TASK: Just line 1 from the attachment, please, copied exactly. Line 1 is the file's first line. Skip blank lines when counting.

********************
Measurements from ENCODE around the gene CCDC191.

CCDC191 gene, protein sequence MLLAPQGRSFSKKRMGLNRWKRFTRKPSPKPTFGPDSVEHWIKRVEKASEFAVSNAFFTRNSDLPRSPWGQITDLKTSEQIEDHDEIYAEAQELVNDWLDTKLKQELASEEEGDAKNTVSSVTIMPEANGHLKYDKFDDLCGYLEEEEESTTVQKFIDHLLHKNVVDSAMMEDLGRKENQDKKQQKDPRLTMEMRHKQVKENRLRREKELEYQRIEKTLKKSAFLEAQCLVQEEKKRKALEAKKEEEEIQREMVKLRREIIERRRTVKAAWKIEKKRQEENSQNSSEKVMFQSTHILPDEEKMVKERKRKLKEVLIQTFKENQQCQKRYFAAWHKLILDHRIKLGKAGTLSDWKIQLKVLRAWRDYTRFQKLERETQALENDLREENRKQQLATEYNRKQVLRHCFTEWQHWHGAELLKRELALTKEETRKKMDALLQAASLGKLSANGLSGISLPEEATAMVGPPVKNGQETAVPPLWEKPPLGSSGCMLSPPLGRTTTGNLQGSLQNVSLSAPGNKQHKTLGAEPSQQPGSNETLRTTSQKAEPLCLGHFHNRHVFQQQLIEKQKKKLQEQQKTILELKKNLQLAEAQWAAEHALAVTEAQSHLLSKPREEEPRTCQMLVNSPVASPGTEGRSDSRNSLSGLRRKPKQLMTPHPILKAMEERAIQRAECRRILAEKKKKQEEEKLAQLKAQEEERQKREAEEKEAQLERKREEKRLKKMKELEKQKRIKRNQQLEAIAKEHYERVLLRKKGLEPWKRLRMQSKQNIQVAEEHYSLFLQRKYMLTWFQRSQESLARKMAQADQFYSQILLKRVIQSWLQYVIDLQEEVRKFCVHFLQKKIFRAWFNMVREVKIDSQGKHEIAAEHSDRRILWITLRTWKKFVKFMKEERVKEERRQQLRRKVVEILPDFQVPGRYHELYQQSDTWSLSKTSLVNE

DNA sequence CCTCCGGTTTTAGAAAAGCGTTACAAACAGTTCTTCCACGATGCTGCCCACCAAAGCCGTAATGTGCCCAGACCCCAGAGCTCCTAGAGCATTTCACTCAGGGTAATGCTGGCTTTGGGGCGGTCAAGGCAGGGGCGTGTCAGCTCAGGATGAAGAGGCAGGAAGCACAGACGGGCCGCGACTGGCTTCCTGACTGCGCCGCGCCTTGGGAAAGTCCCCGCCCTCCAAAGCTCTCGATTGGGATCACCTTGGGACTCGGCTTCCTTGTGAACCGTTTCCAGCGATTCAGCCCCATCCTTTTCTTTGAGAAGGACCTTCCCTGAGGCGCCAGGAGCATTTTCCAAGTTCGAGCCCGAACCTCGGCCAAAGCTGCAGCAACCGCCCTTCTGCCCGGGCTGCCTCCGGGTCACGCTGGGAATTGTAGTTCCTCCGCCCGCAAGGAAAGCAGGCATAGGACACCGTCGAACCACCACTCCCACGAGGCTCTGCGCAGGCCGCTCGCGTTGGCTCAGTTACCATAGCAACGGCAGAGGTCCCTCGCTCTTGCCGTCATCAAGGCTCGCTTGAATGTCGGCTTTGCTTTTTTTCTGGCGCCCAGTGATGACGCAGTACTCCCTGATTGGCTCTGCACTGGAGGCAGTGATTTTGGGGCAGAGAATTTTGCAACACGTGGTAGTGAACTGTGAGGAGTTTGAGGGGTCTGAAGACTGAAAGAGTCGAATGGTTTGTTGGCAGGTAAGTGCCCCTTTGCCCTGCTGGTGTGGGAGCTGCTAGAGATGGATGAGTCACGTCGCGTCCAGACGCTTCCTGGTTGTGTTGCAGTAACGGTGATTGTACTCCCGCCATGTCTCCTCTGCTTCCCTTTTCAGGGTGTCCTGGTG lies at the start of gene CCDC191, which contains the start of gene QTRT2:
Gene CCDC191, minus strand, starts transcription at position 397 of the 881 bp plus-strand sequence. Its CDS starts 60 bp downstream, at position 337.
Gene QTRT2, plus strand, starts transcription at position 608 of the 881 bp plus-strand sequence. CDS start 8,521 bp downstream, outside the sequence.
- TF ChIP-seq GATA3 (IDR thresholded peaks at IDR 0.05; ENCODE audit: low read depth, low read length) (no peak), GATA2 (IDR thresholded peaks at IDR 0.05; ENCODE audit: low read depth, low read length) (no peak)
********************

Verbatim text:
Measurements from ENCODE around the gene CCDC191.